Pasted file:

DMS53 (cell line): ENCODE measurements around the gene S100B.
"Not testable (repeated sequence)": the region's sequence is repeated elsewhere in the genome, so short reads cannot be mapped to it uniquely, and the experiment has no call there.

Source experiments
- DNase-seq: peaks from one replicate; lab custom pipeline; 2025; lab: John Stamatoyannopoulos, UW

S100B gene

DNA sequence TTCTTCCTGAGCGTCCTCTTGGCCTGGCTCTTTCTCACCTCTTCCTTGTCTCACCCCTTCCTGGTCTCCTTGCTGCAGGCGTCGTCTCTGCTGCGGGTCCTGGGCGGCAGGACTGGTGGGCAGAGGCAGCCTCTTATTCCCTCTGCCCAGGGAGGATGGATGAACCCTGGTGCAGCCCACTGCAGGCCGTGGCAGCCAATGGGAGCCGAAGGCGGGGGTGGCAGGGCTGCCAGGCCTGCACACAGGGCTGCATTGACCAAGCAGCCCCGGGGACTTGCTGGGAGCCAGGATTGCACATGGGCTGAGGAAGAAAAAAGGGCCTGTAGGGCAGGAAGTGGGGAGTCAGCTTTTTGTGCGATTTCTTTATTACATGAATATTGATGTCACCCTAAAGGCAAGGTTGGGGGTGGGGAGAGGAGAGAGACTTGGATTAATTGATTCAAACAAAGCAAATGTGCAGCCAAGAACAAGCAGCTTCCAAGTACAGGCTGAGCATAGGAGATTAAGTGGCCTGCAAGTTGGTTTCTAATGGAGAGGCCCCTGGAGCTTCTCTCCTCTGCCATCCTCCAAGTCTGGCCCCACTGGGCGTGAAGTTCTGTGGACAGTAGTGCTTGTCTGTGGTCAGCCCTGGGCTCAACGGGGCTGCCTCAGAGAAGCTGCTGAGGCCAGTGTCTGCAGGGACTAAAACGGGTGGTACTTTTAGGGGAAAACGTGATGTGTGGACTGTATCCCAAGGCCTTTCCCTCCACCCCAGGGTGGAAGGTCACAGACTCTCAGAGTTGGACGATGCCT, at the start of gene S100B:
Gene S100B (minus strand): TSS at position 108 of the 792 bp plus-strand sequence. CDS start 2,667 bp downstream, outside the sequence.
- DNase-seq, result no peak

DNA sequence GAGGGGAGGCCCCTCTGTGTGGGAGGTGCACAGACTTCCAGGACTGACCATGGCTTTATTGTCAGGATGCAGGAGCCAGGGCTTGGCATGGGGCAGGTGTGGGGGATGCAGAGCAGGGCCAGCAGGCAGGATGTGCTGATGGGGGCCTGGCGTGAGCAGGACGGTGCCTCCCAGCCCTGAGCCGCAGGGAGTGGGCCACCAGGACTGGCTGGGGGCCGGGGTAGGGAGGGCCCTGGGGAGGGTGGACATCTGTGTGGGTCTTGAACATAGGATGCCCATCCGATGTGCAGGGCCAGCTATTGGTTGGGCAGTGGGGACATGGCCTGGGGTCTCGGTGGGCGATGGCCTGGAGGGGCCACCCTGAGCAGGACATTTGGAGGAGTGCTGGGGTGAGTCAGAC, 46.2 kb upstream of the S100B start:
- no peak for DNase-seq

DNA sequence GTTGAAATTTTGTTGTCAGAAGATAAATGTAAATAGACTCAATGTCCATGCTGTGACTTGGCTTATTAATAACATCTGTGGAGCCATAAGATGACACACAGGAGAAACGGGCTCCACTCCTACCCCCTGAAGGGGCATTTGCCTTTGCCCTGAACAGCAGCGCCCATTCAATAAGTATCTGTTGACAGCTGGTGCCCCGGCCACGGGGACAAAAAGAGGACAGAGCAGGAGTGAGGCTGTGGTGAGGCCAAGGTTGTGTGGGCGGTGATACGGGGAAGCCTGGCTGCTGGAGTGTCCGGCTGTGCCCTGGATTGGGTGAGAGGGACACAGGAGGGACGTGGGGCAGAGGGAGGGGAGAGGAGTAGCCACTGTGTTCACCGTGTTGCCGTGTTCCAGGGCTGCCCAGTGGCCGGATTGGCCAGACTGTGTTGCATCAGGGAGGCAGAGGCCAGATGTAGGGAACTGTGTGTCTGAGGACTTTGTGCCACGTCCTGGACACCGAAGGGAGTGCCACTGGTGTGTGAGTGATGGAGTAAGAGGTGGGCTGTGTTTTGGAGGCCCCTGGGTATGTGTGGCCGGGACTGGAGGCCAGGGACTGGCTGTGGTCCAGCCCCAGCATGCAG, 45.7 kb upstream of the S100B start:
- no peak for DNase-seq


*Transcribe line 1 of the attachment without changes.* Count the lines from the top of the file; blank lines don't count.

DMS53 (cell line): ENCODE measurements around the gene S100B.